When the White House opened its Flickr account in 2009, photographer Pete Souza hoped to capture both the public and the private sides of the American presidency. For Souza, it was a unique opportunity to get inside the otherwise closed doors to the Oval Office. Over the past four years, Souza and his team have delivered a dazzling collection of images from President Obama's first term. These galleries feature a strong balance between the president's time spent with world leaders and advisers and with his family and dog, Bo.
By no means is Souza the first photographer to gain this kind of access to a sitting president. (Souza himself had also covered President Reagan for many years.) There are many famous photos of presidents that stand out through the years; but in recent decades we've seen a steady growth in the number of candid shots that help illuminate what these leaders look like—and behave like—when they're not striking a pose for a pool of reporters. This kind of transparency has helped break down the walls separating the commander in chief from his constituents.
The photos selected to appear inside the official White House Flickr feed help frame a narrative. It is "a message vehicle, not a reporting one," as political reporter Ben Smith put it in 2010. By opening up the Flickr feed to all news organizations to share these photos on their sites, the Obama administration has relished the opportunity to spread messages of their choosing. Sometimes, it's not difficult to identify the intent behind the scenes. For instance, one Vanity Fair blogger noticed last spring that the feed was filling up with shots of the president holding young children, a common photo and video trope along the campaign trail. After all, winning campaigns goes well beyond the ability to assure Americans that you're the best candidate on domestic and foreign policy.
The application of social media to convey a candidate's message to the people is an integral part of today's campaigning; releasing and encouraging the circulation of photos to help sway public opinion in your favor is a natural step for politics. Though it wasn't a shot from the White House team, a picture of the president and the first lady went viral in the hours after his re-election, setting a Twitter record for retweets and thus proving once and for all that it is possible to eclipse Justin Bieber's popularity. A week later, a Flickr picture of Obama posing with U.S. Olympic gymnast McKayla Maroney caught people's eyes. But it's not always fun and games.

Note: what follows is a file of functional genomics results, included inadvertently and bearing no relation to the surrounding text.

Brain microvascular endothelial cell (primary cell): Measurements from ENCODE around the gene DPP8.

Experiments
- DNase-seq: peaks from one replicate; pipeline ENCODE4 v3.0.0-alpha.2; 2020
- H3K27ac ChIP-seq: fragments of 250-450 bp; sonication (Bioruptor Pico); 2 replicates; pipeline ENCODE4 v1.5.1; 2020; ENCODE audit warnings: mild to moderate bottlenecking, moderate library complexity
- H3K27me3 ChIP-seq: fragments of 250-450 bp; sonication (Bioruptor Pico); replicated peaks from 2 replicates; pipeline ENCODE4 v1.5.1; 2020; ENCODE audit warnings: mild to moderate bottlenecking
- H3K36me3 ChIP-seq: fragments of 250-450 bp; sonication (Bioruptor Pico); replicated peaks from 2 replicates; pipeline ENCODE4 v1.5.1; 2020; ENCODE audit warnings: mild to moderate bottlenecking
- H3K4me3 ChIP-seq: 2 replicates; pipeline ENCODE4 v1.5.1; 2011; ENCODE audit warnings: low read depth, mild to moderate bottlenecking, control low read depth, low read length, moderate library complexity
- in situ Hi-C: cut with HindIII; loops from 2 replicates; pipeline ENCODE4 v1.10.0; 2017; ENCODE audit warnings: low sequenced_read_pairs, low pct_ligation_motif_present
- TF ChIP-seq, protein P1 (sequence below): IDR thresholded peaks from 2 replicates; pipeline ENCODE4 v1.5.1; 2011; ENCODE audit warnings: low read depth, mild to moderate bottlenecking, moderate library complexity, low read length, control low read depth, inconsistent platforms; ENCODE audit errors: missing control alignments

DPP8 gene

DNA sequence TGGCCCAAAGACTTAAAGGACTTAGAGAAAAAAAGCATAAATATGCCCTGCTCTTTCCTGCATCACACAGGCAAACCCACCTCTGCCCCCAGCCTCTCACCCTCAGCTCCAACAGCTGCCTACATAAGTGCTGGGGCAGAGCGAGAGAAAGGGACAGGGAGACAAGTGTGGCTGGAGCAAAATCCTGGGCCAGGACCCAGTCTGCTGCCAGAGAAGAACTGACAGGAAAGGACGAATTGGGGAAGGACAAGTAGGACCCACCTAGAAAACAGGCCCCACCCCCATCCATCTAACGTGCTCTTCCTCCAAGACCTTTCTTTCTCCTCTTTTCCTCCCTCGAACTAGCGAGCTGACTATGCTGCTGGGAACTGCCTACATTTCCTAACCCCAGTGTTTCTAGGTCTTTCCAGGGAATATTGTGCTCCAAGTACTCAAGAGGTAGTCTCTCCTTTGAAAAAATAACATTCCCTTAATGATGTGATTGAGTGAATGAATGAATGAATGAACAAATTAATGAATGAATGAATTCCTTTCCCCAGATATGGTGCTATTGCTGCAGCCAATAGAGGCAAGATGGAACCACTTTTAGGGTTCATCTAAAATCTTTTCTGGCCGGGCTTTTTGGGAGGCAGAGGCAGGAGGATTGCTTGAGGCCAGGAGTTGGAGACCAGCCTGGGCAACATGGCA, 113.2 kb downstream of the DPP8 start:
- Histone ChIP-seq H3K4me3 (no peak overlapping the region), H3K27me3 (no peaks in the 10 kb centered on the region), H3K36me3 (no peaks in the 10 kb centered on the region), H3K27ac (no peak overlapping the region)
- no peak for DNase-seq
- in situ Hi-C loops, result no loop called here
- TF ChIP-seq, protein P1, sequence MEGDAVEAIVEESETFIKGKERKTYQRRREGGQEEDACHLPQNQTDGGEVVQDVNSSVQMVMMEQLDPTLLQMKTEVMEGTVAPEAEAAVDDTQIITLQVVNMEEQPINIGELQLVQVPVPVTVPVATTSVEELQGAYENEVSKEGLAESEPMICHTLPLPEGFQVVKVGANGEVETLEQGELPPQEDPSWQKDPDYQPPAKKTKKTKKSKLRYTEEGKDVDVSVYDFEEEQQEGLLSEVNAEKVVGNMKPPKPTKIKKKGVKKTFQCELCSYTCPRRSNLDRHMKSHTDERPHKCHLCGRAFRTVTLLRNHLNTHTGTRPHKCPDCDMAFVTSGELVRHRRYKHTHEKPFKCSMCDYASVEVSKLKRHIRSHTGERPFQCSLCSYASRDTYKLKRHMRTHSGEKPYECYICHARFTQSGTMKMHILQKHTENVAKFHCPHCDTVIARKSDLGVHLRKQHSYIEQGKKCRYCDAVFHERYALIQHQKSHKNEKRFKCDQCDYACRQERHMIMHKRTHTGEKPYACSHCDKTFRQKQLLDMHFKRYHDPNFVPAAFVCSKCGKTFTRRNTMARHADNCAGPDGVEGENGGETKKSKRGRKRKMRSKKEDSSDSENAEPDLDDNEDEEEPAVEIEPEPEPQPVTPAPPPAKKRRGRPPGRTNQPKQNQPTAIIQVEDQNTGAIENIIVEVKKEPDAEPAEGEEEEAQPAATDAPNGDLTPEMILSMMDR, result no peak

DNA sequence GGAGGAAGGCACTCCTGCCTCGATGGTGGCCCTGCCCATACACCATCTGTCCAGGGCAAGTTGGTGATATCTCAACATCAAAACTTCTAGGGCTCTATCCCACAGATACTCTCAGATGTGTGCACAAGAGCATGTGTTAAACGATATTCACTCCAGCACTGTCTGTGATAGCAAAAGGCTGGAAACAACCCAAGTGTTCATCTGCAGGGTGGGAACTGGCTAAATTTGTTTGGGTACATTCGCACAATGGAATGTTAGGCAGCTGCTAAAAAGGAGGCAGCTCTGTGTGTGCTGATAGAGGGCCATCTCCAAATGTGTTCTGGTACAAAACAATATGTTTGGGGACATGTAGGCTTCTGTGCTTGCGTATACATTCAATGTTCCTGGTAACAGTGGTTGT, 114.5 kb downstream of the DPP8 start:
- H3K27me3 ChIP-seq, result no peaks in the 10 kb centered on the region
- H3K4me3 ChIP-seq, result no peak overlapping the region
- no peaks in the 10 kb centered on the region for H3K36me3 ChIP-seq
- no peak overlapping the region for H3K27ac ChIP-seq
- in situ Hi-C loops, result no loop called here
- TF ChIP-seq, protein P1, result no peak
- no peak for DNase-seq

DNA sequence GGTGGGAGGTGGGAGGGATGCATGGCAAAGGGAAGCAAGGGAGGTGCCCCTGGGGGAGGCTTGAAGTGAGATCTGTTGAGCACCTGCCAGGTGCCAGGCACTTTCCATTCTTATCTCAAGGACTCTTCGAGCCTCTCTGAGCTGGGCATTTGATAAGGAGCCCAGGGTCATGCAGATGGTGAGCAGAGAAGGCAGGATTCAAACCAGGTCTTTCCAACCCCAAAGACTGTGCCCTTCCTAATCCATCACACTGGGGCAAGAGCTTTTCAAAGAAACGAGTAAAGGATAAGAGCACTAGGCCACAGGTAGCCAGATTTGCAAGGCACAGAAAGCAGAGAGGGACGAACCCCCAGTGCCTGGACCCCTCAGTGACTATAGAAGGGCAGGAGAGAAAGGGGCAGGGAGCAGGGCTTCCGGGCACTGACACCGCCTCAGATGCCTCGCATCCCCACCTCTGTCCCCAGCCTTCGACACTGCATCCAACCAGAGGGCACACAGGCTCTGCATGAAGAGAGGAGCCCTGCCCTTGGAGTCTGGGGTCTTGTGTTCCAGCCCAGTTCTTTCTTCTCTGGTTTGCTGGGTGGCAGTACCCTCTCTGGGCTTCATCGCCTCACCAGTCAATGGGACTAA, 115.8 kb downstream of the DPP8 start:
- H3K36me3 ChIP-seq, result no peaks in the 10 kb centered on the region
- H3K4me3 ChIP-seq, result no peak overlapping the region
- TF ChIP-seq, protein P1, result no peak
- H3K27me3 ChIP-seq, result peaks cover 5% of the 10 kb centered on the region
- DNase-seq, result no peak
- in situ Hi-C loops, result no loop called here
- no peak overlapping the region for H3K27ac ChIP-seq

Looking back at the White House's photostream over the months leading up to the election, there's a decidedly more serious tone to the pictures. In recent weeks, Hurricane Sandy left President Obama with a community to comfort, and some of those moments are highlighted there. At times of need or in states of emergency, Obama is arguably at his best. And the pictures are there to prove it. These hurricane photos stand in stark contrast to ones taken earlier in this summer when the president could be seen traveling around the United States meeting with farm workers, enjoying a drink at pubs with potential voters, and addressing crowds at small outdoor gatherings. You never know where a great photo op will turn up. Obama's photographers have been on hand to capture it all, echoing the message of the day.
The White House Flickr feed serves as a slideshow of Obama's time in office. It's a visual representation of the highs and lows of the job, a living document from which we can better understand the day-to-day activities of the President. People tend to share the photos that make the president appear the most human, whether smiling with his wife, or bracing for the bin Laden raid in the Situation Room, or mimicking a meme. Obama was the candidate who best understood the power of picture, and he's the president who has given us the greatest illustration of the demands and responsibilities that come with the job.